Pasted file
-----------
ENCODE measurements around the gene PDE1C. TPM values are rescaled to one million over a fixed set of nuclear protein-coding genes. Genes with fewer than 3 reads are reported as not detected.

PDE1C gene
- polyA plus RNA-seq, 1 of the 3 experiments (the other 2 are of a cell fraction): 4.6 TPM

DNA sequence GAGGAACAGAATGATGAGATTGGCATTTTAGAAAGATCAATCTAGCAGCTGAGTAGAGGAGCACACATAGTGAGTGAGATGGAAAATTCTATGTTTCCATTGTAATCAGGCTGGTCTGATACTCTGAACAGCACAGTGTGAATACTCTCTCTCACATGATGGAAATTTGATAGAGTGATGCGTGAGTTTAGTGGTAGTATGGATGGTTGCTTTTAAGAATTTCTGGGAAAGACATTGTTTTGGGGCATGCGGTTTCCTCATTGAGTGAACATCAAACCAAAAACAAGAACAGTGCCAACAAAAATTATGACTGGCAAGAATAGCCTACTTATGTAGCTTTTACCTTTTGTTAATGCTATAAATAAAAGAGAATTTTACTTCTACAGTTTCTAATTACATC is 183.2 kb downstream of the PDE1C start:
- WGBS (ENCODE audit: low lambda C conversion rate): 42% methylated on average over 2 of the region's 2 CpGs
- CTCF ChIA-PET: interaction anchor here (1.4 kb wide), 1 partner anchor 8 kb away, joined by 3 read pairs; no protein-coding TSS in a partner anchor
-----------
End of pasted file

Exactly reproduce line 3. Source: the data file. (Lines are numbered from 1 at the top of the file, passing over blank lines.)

- polyA plus RNA-seq, 1 of the 3 experiments (the other 2 are of a cell fraction): 4.6 TPM